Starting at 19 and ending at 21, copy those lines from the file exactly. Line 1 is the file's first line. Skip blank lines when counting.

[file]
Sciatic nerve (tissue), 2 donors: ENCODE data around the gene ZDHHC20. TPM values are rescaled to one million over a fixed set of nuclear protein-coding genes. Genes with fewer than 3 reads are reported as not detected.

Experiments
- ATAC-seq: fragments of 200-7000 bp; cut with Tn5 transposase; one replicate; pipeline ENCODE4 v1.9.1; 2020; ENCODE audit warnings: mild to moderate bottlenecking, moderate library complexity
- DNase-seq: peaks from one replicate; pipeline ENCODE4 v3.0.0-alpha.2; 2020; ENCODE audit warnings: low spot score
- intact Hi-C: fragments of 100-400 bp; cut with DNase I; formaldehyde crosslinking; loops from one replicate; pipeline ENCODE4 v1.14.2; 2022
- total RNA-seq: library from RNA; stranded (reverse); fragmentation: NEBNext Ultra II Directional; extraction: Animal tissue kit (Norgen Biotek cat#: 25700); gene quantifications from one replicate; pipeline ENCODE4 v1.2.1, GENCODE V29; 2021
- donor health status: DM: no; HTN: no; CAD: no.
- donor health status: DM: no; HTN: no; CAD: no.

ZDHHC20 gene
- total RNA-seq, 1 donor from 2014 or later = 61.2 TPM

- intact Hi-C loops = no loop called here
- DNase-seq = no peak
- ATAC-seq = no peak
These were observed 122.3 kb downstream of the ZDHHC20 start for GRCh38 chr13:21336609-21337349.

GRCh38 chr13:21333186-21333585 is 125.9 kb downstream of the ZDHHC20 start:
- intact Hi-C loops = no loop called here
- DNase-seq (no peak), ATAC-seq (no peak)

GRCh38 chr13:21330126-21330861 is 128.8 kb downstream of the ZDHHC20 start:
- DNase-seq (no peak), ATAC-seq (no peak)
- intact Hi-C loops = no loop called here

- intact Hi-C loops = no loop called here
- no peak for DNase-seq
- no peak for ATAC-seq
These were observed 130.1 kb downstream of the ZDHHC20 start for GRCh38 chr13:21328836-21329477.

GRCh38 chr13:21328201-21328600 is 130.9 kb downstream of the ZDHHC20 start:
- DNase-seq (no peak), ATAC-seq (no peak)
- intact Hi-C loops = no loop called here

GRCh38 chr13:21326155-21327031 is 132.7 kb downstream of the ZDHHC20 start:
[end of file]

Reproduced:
- DNase-seq (no peak), ATAC-seq (no peak)
- intact Hi-C loops = no loop called here

- intact Hi-C loops = no loop called here